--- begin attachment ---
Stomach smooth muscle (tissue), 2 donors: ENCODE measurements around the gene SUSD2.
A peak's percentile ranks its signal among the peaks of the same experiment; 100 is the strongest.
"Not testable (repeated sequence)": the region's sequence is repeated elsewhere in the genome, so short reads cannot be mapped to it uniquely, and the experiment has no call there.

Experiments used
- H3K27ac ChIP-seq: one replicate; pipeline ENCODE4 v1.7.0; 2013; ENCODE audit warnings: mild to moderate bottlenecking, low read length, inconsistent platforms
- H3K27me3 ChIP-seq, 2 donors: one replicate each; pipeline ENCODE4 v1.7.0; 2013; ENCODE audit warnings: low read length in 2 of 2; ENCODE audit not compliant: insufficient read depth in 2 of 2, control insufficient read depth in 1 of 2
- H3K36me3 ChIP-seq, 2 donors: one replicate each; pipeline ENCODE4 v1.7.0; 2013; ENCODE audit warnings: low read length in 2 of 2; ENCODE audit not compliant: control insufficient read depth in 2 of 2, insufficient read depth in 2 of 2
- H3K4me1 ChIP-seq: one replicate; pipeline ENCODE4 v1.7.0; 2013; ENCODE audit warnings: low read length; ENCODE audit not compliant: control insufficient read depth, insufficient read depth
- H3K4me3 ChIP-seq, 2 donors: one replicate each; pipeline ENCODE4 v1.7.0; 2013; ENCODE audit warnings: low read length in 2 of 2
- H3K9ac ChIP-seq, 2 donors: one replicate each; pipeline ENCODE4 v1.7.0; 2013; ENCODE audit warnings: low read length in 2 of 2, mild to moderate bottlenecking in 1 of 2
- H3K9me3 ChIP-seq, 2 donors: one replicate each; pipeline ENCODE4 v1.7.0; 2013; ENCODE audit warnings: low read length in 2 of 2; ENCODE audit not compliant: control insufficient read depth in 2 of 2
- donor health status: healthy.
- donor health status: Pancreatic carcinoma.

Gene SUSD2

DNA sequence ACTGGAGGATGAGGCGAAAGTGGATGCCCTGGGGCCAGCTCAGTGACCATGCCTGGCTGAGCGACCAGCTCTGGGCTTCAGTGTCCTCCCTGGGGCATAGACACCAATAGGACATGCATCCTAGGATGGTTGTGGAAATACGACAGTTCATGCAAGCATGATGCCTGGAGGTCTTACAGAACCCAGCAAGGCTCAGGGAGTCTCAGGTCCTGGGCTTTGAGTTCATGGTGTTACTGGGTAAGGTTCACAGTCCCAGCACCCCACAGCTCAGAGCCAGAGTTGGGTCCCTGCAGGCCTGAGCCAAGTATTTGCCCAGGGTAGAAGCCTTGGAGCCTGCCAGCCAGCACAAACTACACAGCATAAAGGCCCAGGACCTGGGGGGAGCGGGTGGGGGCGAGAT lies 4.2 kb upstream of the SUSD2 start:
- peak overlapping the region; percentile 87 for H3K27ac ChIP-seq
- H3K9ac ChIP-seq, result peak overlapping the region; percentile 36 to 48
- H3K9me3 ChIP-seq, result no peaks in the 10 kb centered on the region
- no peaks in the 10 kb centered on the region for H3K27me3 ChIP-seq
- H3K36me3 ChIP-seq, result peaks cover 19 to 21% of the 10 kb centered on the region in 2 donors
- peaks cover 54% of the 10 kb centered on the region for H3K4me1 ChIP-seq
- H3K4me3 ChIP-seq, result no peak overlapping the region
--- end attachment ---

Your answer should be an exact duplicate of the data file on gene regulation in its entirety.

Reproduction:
Stomach smooth muscle (tissue), 2 donors: ENCODE measurements around the gene SUSD2.
A peak's percentile ranks its signal among the peaks of the same experiment; 100 is the strongest.
"Not testable (repeated sequence)": the region's sequence is repeated elsewhere in the genome, so short reads cannot be mapped to it uniquely, and the experiment has no call there.

Experiments used
- H3K27ac ChIP-seq: one replicate; pipeline ENCODE4 v1.7.0; 2013; ENCODE audit warnings: mild to moderate bottlenecking, low read length, inconsistent platforms
- H3K27me3 ChIP-seq, 2 donors: one replicate each; pipeline ENCODE4 v1.7.0; 2013; ENCODE audit warnings: low read length in 2 of 2; ENCODE audit not compliant: insufficient read depth in 2 of 2, control insufficient read depth in 1 of 2
- H3K36me3 ChIP-seq, 2 donors: one replicate each; pipeline ENCODE4 v1.7.0; 2013; ENCODE audit warnings: low read length in 2 of 2; ENCODE audit not compliant: control insufficient read depth in 2 of 2, insufficient read depth in 2 of 2
- H3K4me1 ChIP-seq: one replicate; pipeline ENCODE4 v1.7.0; 2013; ENCODE audit warnings: low read length; ENCODE audit not compliant: control insufficient read depth, insufficient read depth
- H3K4me3 ChIP-seq, 2 donors: one replicate each; pipeline ENCODE4 v1.7.0; 2013; ENCODE audit warnings: low read length in 2 of 2
- H3K9ac ChIP-seq, 2 donors: one replicate each; pipeline ENCODE4 v1.7.0; 2013; ENCODE audit warnings: low read length in 2 of 2, mild to moderate bottlenecking in 1 of 2
- H3K9me3 ChIP-seq, 2 donors: one replicate each; pipeline ENCODE4 v1.7.0; 2013; ENCODE audit warnings: low read length in 2 of 2; ENCODE audit not compliant: control insufficient read depth in 2 of 2
- donor health status: healthy.
- donor health status: Pancreatic carcinoma.

Gene SUSD2

DNA sequence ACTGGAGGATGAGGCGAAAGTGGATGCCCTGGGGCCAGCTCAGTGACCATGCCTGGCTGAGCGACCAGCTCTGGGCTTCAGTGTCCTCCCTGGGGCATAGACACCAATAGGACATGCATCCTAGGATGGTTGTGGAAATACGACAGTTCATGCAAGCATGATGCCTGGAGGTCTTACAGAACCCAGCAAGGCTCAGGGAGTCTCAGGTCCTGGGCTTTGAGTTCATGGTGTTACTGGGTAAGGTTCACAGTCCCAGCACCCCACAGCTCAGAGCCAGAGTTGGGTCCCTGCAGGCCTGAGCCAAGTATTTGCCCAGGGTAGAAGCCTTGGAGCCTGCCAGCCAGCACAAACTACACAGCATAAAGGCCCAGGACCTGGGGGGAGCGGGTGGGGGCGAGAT lies 4.2 kb upstream of the SUSD2 start:
- peak overlapping the region; percentile 87 for H3K27ac ChIP-seq
- H3K9ac ChIP-seq, result peak overlapping the region; percentile 36 to 48
- H3K9me3 ChIP-seq, result no peaks in the 10 kb centered on the region
- no peaks in the 10 kb centered on the region for H3K27me3 ChIP-seq
- H3K36me3 ChIP-seq, result peaks cover 19 to 21% of the 10 kb centered on the region in 2 donors
- peaks cover 54% of the 10 kb centered on the region for H3K4me1 ChIP-seq
- H3K4me3 ChIP-seq, result no peak overlapping the region